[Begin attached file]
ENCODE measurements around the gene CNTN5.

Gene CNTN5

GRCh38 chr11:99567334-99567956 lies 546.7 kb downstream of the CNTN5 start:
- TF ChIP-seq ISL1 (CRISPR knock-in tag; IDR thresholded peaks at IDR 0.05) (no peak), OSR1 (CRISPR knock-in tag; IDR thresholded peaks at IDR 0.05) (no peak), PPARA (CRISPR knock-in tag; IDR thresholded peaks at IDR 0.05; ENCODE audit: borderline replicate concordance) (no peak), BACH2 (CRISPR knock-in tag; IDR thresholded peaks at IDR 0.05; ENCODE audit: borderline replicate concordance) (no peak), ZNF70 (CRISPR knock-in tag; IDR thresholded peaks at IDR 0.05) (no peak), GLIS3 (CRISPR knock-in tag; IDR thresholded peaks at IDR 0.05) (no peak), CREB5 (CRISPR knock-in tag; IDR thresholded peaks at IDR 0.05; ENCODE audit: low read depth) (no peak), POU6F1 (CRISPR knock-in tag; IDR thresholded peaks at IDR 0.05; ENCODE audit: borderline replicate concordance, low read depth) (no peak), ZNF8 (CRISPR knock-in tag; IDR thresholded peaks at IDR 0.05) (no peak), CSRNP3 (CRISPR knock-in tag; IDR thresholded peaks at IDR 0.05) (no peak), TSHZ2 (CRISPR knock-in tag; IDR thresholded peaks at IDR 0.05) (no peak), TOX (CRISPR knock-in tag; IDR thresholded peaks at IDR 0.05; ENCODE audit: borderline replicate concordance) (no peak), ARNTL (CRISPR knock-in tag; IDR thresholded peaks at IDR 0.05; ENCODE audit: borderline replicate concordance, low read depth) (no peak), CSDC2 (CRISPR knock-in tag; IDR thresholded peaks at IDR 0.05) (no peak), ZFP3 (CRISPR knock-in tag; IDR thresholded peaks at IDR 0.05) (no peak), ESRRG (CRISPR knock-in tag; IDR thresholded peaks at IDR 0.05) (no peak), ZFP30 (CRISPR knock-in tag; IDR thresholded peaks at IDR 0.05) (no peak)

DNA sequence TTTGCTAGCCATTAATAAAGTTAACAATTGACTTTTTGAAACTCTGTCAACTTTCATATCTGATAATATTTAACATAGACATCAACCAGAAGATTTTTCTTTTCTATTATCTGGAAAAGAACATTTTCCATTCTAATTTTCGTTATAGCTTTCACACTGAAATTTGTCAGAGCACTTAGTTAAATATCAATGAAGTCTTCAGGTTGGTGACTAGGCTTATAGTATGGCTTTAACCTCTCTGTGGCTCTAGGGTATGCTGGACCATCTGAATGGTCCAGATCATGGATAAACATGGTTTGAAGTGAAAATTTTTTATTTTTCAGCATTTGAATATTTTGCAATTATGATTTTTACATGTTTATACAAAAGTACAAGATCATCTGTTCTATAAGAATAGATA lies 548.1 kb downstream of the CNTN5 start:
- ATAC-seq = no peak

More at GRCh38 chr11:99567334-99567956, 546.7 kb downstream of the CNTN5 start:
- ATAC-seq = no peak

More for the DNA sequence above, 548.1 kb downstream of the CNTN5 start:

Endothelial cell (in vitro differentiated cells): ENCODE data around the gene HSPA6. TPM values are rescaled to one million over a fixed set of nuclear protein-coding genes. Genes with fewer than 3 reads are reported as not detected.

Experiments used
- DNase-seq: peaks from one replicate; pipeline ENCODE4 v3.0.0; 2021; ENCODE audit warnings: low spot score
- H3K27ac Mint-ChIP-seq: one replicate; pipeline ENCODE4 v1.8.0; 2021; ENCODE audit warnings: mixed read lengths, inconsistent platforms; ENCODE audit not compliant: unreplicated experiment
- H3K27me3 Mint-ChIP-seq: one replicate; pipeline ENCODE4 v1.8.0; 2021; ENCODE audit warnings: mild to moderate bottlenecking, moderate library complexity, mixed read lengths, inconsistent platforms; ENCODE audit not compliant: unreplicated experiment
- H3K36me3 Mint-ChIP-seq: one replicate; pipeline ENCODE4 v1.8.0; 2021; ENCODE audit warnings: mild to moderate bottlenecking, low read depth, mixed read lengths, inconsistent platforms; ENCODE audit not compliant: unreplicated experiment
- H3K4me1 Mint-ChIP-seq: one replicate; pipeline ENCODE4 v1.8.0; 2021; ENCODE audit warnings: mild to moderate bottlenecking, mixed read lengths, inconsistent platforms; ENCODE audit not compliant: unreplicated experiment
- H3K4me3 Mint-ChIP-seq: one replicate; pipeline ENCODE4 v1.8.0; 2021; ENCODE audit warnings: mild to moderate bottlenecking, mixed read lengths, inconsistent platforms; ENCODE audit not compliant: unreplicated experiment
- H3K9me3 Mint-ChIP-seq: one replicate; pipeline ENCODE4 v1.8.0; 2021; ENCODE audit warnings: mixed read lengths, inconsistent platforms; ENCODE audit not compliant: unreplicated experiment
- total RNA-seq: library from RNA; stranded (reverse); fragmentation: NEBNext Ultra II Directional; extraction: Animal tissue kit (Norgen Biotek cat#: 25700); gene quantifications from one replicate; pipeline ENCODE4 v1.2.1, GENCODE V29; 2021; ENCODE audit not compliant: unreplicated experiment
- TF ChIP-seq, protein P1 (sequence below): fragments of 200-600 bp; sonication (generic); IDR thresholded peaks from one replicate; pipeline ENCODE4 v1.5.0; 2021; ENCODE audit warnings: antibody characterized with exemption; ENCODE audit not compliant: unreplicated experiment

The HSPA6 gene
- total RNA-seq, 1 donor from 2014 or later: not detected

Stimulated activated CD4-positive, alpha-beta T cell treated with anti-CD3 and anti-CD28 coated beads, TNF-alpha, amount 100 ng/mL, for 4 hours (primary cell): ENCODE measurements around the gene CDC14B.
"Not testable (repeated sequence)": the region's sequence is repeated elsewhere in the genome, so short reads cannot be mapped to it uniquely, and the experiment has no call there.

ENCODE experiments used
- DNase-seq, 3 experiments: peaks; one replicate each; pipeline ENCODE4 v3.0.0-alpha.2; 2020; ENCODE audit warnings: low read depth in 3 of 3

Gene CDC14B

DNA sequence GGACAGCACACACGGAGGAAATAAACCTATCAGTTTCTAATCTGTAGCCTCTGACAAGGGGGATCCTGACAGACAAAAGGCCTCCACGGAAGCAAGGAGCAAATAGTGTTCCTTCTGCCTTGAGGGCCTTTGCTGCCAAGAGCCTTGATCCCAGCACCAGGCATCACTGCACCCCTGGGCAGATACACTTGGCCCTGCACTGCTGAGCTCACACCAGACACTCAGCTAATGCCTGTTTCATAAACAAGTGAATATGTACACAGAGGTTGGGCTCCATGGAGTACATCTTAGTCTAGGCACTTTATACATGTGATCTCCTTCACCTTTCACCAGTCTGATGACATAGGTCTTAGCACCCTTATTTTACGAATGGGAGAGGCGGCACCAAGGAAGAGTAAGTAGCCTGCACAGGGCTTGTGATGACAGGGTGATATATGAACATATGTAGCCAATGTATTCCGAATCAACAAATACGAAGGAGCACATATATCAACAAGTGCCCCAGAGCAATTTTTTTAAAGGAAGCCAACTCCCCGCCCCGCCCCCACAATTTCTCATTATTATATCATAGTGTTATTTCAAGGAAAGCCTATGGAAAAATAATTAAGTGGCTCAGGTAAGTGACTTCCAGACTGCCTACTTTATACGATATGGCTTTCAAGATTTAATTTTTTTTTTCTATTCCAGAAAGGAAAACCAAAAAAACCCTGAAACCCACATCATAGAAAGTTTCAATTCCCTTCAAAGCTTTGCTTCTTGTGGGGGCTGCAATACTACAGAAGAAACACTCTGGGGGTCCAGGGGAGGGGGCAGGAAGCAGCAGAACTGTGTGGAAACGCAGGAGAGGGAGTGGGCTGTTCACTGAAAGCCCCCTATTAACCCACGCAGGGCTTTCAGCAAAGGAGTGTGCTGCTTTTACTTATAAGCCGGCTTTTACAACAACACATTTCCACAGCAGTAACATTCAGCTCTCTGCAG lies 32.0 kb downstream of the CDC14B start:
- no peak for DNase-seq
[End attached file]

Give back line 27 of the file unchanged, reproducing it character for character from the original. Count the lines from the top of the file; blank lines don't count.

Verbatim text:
Gene CDC14B